INNOPATHS has a prominent focus on the socio-economic aspect of the low-carbon transition because arguments such as “job killing regulation” and “regressive distributional effects” are often used to undermine the political acceptability of climate policies. Identifying what may have been the distributional impacts of previous energy transitions is a key component of INNOPATHS, since it provides additional empirical support on a crucial aspect of the co-design of scenarios to capture the benefits for the winners and costs for the losers. However, winners and losers of the introduction of different policies and technologies are difficult to identify because a possible low-carbon pathway affects each actor along multiple dimensions. To address this fundamental issue, the deliverable D1.4 attempts to better understand socio-economic impacts along multiple dimensions and actors: regions, households, workers, countries, sectors and stakeholders. The diversity of approaches used to examine problems at different level of aggregation highlights the complexity of the socio-economic impacts. The report is composed of a collection of studies, each examining a particular aspect of the socio-economic impacts of past low-carbon transitions using different methodologies. We can summarize the conclusions of this deliverable into three broad insights reflecting the heterogeneity in the efforts, methodologies and stage of development of research projects presented in this report.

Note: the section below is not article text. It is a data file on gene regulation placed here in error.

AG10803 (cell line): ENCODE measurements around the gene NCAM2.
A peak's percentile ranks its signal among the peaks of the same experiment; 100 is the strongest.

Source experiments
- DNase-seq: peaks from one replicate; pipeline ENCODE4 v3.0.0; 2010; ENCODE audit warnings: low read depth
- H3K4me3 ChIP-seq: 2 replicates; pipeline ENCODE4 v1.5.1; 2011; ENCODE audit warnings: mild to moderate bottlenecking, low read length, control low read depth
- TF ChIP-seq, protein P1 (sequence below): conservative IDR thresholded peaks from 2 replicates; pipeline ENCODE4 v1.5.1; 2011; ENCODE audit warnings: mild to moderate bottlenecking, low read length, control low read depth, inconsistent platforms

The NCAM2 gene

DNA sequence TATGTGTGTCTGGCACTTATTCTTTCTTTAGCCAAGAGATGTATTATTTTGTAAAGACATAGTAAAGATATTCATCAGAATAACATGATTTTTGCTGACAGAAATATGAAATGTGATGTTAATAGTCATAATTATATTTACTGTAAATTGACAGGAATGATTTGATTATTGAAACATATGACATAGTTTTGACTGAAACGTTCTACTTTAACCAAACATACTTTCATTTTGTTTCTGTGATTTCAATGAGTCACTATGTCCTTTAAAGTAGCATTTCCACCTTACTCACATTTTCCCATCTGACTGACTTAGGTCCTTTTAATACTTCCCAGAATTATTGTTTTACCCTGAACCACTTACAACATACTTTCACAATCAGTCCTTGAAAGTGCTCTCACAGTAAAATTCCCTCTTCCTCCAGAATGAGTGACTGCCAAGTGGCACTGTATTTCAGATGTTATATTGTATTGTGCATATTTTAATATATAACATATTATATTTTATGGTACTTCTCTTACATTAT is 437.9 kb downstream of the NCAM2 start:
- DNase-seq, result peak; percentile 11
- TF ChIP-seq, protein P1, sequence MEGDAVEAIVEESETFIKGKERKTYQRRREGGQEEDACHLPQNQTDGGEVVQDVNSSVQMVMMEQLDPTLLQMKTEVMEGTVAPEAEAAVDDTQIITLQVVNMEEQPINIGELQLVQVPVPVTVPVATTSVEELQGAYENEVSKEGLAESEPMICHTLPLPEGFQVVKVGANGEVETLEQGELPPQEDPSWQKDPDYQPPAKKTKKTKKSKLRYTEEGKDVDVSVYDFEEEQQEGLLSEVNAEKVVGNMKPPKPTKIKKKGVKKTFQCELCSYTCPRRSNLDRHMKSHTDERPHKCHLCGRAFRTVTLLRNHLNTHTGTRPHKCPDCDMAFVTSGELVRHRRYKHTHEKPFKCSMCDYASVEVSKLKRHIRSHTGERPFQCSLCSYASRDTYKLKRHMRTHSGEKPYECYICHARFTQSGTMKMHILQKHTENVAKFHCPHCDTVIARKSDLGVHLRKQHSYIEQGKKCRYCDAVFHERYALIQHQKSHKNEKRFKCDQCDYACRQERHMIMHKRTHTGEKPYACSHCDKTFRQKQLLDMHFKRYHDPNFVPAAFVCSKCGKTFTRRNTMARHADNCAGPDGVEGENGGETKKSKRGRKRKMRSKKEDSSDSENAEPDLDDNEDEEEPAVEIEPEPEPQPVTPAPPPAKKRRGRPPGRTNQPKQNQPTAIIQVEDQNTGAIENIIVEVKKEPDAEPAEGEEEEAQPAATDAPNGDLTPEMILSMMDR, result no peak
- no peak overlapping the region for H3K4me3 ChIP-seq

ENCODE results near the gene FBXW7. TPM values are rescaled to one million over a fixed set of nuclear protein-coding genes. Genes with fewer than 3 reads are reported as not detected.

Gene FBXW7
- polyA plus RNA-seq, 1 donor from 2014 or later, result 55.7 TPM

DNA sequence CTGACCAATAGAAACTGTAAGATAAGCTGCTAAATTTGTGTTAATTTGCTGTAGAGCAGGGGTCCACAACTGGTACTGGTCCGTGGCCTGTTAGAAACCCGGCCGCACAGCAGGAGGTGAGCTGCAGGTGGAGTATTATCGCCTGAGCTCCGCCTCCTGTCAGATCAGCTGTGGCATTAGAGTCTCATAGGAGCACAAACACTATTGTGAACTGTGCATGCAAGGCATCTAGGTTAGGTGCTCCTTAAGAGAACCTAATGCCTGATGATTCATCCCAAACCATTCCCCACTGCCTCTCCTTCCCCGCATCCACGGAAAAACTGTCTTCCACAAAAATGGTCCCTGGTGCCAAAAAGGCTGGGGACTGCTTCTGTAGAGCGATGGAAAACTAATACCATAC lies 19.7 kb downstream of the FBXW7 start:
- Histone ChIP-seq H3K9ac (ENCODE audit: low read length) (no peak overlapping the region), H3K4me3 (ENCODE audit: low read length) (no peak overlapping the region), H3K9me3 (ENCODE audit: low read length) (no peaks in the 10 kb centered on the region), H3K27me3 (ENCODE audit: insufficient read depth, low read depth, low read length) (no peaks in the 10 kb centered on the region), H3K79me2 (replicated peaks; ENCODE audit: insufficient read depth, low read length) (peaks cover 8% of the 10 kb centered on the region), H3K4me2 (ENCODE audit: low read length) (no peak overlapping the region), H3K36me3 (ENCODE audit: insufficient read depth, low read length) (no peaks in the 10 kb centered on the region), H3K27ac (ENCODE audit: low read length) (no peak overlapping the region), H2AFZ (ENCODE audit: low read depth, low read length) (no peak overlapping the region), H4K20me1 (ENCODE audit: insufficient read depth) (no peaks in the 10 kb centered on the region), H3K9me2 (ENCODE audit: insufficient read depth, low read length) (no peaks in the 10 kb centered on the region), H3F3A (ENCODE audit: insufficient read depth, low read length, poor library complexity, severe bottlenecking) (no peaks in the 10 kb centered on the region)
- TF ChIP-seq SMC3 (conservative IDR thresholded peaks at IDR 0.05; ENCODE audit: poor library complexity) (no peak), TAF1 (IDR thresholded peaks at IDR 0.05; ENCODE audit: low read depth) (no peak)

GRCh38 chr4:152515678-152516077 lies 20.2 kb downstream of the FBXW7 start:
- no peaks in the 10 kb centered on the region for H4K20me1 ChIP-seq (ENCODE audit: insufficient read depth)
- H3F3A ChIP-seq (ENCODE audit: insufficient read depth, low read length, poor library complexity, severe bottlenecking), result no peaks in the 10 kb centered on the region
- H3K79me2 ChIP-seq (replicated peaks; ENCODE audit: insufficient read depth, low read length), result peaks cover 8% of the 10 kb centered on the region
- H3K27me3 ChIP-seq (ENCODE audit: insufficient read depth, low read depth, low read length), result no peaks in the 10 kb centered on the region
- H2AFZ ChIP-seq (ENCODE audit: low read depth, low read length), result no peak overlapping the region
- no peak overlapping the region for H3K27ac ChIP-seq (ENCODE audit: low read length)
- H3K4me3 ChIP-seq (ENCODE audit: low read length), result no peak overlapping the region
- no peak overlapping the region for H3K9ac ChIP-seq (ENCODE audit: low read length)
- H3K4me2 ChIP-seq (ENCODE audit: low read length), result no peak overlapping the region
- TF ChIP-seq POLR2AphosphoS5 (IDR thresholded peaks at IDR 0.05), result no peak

Insight 1: Climate policies do not appear to reduce aggregate employment, productivity and international competitiveness of EU industry and power generation sector. However, our results confirm a long-term employment decline in most carbon-intensive sectors that is likely to be explained mostly by other structural shocks, such as automation and globalization.
Insight 2 : Regarding the distributional effects, climate policies have been skill biased against manual workers and have favoured technicians and professionals. Looking at skill-biased impacts is crucial to assess the political acceptability of climate policies and the vulnerability of certain regions to the low-carbon transition.
Insight 3 : Qualitative empirical evidence reveals that energy injustice is not only an issue for centralized energy production, but also an issue for decentralized energy technologies such as solar energy and EV. Quantitative empirical evidence confirms that subsidies to low-carbon technology, i.e. energy-efficient cars in this case, can be highly regressive, and even more so for EVs (with the caveat on data quality mentioned above).